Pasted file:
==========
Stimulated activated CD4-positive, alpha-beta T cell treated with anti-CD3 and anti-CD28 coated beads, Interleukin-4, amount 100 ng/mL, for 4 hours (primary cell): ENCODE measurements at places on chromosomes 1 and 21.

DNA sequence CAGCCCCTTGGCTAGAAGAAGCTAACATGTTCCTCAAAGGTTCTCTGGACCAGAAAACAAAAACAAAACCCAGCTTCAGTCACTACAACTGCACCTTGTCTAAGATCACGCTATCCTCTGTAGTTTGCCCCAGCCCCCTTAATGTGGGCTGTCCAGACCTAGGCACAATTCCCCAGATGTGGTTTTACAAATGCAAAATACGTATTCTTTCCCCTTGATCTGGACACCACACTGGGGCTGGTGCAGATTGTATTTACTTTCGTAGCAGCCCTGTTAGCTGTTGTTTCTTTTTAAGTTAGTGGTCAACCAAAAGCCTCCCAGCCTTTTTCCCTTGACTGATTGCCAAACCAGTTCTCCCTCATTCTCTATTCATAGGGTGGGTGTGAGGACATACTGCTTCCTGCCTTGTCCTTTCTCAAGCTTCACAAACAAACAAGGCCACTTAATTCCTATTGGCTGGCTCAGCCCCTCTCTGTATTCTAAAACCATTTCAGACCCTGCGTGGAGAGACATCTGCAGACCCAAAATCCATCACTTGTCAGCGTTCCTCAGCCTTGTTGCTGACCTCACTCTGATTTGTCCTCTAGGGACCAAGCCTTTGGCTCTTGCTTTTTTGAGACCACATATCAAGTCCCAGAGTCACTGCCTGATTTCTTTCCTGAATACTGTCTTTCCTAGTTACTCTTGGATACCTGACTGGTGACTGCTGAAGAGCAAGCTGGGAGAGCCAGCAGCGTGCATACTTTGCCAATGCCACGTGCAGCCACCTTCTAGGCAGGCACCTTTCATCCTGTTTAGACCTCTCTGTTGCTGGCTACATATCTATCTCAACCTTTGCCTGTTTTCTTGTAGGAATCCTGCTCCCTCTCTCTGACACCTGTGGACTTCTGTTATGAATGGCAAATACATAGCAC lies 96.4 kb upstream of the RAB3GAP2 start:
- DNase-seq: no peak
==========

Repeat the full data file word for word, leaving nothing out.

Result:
Stimulated activated CD4-positive, alpha-beta T cell treated with anti-CD3 and anti-CD28 coated beads, Interleukin-4, amount 100 ng/mL, for 4 hours (primary cell): ENCODE measurements at places on chromosomes 1 and 21.

DNA sequence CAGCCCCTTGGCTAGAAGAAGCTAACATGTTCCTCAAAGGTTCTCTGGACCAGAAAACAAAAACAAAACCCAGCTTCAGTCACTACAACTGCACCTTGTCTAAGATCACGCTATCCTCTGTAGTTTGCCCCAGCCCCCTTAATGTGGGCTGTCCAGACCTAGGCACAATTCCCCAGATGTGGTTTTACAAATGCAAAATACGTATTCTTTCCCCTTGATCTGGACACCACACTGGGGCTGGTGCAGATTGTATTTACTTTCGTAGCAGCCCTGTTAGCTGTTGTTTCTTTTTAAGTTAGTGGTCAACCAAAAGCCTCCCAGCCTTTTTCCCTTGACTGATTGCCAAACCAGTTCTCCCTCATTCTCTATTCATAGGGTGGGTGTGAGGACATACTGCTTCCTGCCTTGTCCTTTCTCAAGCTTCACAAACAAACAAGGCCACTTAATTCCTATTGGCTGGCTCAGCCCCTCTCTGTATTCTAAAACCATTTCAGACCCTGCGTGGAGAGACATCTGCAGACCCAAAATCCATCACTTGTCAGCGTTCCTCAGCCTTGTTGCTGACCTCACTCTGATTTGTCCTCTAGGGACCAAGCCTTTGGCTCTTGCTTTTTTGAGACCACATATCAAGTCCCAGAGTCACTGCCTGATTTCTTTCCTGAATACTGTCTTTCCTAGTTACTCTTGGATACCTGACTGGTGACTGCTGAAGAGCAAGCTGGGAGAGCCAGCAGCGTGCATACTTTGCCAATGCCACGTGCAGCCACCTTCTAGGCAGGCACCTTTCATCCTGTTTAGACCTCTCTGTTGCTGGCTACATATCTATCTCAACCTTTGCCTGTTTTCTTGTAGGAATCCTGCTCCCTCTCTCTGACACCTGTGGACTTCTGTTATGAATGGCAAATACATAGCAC lies 96.4 kb upstream of the RAB3GAP2 start:
- DNase-seq: no peak